earleflorida's picture

"BlueGold" is the Future [we must save oil for other valuable uses] http://en.wikipedia.org/wiki/Trans-Afghanistan_Pipeline

http://en.wikipedia.org/wiki/Iran-Pakistan-India_gas_pipeline

http://en.wikipedia.org/wiki/Honda_Civic_GX

Ps.  There are only 1000 ngv filling stations state-side [~12 states without any?], while the entire world now has 13ml alternate vehicles on the roads [man, we are fast becoming a backwards frontier], pathetic!

Ps2. Slightly OT --- ***Important Geopolitical Maneuver, for a south-Asian Renaissance***     If only Pakistan and India could put behind their past grievance's, and, instead work for the betterment of their indigenous cast systems [these poor souls have 'NO' representative governments!]  Solving their energy problems is a great step in the right direction for this slice of the world sitting on a potential "PowderKeg" _______http://en.wikipedia.org/wiki/Dabhol_Power_Station

jmo

Thu, 04/12/2012 - 10:59 | Link to Comment Stuck on Zero
Stuck on Zero's picture

We need better nuclear spent fuel facilities, we need more LNG to liquids facilities, we need more pipelines, we need more rail capacity, we need ...  more infrastructure.  The US is vastly underinvested in infrastructure.  Why?  Government regulations, government competing for money with industry, and government enriching the financial industry at the expense of everything else.

Thu, 04/12/2012 - 09:05 | Link to Comment Judge Arrow
Judge Arrow's picture

Yes, infrastructure changes - truck delivery first and pipelines second - your local utility company becomes your fuel source - at home even.

What is going on today in NG and gasoline, imports and exports has little to do with what could be done - the evidence is overwhelming that NG sources are exploding, er, exponentially increasing to become now the single largest potential BTU source in the US, even overshadowing coal, and recoverable if requiring pipelines and infrastructure missing now  - much of this new information developing in the last few months, incidentally as the price of gasoline has sent every geologist in the realm out looking and has come back smelling the gas...everywhere.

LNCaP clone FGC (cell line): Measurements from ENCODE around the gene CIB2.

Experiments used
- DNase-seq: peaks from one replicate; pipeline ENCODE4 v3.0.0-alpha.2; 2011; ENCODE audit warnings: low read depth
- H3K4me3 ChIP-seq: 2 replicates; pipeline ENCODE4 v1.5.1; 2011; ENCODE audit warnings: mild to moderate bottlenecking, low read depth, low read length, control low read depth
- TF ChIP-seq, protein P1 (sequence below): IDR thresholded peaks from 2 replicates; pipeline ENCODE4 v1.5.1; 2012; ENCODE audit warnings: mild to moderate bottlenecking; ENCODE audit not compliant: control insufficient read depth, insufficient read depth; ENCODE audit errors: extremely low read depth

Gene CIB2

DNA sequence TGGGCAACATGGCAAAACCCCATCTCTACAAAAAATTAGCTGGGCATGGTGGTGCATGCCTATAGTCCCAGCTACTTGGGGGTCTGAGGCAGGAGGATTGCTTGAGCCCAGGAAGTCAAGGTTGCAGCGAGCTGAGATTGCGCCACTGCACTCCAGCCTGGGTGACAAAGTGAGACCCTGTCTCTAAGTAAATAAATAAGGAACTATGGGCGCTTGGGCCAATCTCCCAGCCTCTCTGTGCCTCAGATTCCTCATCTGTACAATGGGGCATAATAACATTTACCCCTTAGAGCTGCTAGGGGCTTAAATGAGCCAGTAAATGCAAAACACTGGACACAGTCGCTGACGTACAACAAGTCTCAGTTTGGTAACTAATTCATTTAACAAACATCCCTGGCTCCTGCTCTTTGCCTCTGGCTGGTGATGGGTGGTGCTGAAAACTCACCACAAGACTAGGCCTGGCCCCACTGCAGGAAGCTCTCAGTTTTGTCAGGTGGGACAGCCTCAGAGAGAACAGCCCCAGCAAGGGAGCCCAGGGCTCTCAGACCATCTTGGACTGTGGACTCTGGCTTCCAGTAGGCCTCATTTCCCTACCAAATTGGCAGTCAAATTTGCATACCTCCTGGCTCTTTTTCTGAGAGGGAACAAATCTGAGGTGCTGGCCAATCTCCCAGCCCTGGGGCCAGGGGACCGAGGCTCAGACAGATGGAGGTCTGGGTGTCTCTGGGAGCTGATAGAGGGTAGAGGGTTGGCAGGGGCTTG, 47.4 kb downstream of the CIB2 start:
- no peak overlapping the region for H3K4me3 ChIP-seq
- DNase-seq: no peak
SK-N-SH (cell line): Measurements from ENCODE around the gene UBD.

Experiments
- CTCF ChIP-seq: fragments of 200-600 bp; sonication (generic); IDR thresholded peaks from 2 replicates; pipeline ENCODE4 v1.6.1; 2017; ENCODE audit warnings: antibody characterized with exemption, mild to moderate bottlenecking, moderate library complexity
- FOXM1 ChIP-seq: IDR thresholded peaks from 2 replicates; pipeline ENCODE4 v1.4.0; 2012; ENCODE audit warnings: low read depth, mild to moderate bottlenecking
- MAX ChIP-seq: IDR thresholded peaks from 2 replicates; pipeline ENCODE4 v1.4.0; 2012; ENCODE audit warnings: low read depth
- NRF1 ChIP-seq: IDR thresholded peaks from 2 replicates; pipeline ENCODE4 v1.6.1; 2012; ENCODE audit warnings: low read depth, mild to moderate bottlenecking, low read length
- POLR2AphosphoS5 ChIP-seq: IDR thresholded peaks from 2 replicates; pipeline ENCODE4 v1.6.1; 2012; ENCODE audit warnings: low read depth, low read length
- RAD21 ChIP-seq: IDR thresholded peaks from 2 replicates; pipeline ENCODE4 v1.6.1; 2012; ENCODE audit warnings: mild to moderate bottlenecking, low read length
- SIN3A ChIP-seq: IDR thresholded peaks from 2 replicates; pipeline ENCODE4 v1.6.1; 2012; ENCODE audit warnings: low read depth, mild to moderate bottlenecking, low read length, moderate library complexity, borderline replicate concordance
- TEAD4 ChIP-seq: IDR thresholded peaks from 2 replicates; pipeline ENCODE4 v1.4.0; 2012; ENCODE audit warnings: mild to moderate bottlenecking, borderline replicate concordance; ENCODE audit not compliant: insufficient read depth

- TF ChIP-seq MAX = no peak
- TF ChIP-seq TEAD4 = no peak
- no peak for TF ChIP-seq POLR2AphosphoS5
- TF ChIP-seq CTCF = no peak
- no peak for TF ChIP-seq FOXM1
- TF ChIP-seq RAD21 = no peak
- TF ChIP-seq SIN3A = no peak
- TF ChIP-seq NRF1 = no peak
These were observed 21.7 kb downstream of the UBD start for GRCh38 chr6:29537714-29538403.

The only negatives on NG are political will and that conversion in small cars is not realistic and finally who likes to carry around a pressure tank of gas. I think this last point is why a lot of pilot attempts at this have failed and like a battery car, you don't know where you can fill up. So, if infrastructure is there, the fear factor will go away.

But for trucks, new cars, SUV's there is a strong economic argument today and as it does not look like gasoline is going down for the near future, if ever, then NG will happen.

 

Thu, 04/12/2012 - 09:43 | Link to Comment LFMayor
LFMayor's picture

but, but pipelines negatively impact the environment and hurt snail darters and don't really create that many jobs.

Thu, 04/12/2012 - 09:51 | Link to Comment Bicycle Repairman
Bicycle Repairman's picture

I have a pipeline straight into my house.  I did note the lack of snail darters in my neighborhood.  Collateral damage, I suppose.

Thu, 04/12/2012 - 09:19 | Link to Comment Bicycle Repairman
Bicycle Repairman's picture

"you don't know where you can fill up"

You can fill up right here:

http://www.afdc.energy.gov/afdc/fuels/natural_gas_locations.html

Thu, 04/12/2012 - 09:03 | Link to Comment Flakmeister
Flakmeister's picture

There is currently a glut because of overdrilling in dry plays in '08 and the more recent frenzy in drilling for shale plays that yield liquids....These NGL and condensates can enable a modest profit and act like a production credits....i.e. the effective price recieved can be as ~$7 per mCF produced....

There is going to be an epic flushout of the overlevered....

I saw a report that the shale NG drillers/producers have a $40 billion annual capital  deficit....

http://www.theoildrum.com/node/8914

I give it no more than 18-24 months before NG is at ~$5-6 again given the known decline rates for shale wells... To put it in perspective, the decline of the the existing shale NG wells is such that the equivalent production of the state of Texas has to be replaced on a *yearly* basis... And unless the new wells produce enough liquids to pay the freight, the driller will slowly go bankrupt at these gas prices...